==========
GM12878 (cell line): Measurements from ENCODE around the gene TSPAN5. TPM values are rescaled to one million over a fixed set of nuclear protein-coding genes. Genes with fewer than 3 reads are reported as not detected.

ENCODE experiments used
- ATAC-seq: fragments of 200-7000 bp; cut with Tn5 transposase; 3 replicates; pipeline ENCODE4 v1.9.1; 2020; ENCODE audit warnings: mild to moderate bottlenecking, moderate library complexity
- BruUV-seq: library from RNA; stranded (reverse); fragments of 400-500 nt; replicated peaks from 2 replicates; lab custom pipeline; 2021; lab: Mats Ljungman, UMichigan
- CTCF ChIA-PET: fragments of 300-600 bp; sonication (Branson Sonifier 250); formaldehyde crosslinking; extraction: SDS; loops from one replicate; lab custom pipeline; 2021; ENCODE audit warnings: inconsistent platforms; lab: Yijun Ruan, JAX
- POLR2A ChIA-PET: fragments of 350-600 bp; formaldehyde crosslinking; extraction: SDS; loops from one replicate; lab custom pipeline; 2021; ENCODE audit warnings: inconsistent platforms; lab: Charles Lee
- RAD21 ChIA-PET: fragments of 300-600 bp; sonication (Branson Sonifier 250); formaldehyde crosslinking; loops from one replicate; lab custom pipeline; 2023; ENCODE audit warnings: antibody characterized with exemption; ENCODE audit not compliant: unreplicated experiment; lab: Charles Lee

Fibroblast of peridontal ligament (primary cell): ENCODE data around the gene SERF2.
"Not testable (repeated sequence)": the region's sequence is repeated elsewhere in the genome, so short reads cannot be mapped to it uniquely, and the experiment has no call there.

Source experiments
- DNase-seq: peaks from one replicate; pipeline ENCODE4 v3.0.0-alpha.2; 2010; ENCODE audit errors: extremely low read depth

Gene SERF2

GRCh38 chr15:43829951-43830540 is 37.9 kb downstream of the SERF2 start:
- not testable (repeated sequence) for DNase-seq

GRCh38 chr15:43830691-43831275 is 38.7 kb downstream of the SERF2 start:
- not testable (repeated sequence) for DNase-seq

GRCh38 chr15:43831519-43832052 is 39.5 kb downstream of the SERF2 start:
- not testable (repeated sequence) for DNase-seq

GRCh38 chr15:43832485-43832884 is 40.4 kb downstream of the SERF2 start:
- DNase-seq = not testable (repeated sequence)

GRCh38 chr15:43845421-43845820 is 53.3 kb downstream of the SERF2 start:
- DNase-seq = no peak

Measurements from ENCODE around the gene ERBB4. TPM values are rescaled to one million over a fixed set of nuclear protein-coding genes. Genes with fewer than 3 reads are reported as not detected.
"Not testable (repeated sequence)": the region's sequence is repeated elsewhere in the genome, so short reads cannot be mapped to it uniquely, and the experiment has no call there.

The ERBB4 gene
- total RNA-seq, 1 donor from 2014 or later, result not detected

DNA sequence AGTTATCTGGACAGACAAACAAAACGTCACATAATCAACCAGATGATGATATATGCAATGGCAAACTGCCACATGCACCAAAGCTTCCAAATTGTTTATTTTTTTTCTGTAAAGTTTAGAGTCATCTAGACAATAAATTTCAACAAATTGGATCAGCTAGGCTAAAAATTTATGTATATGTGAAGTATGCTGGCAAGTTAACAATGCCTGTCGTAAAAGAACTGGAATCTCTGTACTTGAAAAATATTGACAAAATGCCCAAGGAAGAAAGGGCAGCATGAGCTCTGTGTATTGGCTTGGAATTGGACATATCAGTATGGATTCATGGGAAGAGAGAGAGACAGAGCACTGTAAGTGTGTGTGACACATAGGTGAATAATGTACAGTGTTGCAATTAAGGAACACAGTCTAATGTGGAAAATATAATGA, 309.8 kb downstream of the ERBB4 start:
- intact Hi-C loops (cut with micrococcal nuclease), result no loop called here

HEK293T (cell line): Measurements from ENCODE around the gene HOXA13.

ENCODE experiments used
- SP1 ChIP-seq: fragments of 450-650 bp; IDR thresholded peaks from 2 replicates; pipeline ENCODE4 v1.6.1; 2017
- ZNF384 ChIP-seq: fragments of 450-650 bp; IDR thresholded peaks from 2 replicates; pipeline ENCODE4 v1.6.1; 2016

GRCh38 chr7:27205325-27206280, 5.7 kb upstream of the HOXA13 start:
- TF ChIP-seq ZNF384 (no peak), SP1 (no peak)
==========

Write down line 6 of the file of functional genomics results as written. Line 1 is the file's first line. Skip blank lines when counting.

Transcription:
- POLR2A ChIA-PET: fragments of 350-600 bp; formaldehyde crosslinking; extraction: SDS; loops from one replicate; lab custom pipeline; 2021; ENCODE audit warnings: inconsistent platforms; lab: Charles Lee